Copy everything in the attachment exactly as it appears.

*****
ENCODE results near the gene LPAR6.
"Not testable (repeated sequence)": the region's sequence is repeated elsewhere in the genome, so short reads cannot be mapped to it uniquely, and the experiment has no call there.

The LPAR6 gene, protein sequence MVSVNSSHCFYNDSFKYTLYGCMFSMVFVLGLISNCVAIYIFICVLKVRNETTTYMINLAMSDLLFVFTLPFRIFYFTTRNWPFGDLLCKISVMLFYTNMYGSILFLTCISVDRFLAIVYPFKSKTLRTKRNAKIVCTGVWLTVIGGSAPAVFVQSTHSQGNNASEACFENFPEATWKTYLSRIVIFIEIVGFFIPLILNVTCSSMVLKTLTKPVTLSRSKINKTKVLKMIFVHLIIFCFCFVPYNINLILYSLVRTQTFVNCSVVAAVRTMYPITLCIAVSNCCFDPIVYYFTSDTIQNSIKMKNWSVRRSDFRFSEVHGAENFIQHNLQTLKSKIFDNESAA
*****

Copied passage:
ENCODE results near the gene LPAR6.
"Not testable (repeated sequence)": the region's sequence is repeated elsewhere in the genome, so short reads cannot be mapped to it uniquely, and the experiment has no call there.

The LPAR6 gene, protein sequence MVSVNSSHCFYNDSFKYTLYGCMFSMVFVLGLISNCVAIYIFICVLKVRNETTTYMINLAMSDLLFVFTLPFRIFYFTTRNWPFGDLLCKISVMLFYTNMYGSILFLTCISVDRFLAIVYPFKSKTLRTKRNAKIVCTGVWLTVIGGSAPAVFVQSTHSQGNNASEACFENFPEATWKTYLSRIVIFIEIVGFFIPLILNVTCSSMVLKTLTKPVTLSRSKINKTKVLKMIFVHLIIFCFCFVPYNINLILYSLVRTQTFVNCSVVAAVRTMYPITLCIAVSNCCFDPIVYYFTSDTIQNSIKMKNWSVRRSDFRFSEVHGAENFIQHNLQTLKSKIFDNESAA